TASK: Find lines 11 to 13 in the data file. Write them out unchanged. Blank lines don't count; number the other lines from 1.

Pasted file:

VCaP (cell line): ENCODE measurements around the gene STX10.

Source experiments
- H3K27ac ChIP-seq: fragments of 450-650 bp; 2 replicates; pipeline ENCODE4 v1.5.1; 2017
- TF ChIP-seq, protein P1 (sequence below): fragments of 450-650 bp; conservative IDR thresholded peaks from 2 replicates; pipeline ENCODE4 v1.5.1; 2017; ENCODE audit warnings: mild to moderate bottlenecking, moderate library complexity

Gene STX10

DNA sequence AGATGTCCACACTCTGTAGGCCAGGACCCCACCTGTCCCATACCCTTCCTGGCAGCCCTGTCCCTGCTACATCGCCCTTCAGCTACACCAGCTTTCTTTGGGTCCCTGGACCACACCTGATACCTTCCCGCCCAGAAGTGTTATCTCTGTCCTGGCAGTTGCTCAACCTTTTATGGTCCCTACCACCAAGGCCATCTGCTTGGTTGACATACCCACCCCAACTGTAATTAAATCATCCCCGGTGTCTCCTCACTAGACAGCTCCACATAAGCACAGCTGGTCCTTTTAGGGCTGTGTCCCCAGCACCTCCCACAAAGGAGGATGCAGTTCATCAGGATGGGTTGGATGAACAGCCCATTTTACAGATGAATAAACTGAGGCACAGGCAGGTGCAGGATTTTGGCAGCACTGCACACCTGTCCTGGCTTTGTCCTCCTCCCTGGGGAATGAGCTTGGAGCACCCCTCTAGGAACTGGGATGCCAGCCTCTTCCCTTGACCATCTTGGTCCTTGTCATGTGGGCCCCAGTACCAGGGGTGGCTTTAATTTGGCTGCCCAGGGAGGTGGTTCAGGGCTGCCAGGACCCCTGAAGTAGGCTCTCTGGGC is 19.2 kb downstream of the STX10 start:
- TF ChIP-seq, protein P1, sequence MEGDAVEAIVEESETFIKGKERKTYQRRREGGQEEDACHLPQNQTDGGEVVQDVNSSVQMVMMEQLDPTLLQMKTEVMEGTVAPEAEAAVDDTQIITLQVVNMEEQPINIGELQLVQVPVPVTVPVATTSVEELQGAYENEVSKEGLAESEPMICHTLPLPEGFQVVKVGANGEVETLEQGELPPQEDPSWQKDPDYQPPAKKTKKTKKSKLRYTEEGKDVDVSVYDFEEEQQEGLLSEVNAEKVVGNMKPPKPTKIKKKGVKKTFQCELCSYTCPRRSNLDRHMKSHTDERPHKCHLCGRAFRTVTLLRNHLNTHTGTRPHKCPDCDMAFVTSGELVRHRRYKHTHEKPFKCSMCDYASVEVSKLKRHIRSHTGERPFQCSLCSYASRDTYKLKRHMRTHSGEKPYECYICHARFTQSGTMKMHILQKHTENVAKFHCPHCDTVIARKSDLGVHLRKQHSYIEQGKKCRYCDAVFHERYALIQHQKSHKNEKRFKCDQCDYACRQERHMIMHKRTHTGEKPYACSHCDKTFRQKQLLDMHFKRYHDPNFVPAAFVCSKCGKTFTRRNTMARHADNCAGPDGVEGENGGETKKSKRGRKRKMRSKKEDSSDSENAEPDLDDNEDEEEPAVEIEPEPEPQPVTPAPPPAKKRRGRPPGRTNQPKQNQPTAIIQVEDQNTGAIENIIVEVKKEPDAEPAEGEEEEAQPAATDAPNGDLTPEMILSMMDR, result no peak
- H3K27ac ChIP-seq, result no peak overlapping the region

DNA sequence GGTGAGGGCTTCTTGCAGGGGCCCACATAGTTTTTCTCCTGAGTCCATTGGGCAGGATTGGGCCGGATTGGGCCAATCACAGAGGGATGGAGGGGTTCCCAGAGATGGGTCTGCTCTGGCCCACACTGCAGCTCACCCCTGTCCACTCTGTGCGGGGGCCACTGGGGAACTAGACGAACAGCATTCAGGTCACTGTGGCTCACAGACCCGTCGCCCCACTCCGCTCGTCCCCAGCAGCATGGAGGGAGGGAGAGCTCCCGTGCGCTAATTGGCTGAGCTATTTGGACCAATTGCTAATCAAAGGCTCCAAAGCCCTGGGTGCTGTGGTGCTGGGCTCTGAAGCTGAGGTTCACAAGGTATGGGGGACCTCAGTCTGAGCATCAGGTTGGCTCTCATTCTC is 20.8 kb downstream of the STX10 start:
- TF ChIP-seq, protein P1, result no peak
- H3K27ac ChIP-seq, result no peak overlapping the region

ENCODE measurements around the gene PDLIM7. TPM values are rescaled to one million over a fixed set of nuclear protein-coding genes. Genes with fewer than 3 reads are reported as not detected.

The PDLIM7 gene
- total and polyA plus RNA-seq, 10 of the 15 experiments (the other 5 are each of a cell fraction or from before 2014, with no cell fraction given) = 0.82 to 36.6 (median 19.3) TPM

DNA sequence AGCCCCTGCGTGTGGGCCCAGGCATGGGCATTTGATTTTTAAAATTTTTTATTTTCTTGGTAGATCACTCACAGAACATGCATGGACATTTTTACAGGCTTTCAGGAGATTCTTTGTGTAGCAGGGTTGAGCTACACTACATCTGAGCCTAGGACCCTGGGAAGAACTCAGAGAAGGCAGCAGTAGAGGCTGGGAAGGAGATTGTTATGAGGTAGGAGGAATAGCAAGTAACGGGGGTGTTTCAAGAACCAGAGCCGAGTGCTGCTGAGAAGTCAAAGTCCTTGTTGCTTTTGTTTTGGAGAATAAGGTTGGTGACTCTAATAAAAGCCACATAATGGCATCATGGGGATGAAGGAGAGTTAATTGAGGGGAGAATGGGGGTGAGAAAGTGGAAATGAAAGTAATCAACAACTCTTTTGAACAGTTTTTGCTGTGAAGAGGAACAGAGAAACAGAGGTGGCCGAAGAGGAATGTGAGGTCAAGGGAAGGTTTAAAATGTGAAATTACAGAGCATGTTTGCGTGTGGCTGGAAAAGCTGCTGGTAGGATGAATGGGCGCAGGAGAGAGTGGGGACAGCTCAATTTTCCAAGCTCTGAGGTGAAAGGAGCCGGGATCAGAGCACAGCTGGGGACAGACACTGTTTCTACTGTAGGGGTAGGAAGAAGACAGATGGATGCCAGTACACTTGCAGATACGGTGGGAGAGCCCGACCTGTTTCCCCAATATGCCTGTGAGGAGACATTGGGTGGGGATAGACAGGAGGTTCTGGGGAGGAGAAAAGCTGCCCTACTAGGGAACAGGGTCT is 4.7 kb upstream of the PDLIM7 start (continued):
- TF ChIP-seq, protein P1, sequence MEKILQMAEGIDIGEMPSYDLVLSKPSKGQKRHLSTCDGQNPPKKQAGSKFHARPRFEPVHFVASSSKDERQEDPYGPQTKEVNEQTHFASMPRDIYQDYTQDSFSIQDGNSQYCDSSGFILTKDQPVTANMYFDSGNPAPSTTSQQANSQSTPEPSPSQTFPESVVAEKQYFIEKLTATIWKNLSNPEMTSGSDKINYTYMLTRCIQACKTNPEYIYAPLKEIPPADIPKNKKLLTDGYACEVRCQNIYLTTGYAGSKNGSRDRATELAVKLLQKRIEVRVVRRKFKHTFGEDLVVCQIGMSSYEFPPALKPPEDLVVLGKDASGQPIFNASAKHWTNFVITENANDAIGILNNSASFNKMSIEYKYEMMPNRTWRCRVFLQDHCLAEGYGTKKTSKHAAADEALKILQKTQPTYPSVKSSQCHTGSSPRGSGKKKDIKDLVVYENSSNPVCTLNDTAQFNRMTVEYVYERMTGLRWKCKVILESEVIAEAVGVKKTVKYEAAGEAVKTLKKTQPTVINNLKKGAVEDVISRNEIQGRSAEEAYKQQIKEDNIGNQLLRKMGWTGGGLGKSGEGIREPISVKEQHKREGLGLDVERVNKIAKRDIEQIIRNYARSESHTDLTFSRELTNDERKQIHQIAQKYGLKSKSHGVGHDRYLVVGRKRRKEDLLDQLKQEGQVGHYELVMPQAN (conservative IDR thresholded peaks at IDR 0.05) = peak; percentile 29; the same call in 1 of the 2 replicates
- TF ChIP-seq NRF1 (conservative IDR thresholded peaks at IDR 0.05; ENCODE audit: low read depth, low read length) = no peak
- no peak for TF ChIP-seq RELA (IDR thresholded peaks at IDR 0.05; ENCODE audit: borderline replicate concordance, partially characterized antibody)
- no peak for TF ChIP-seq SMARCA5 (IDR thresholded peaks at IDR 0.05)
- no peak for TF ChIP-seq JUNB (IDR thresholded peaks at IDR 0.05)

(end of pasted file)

- H3K27ac ChIP-seq, result no peak overlapping the region

ENCODE measurements around the gene PDLIM7. TPM values are rescaled to one million over a fixed set of nuclear protein-coding genes. Genes with fewer than 3 reads are reported as not detected.

The PDLIM7 gene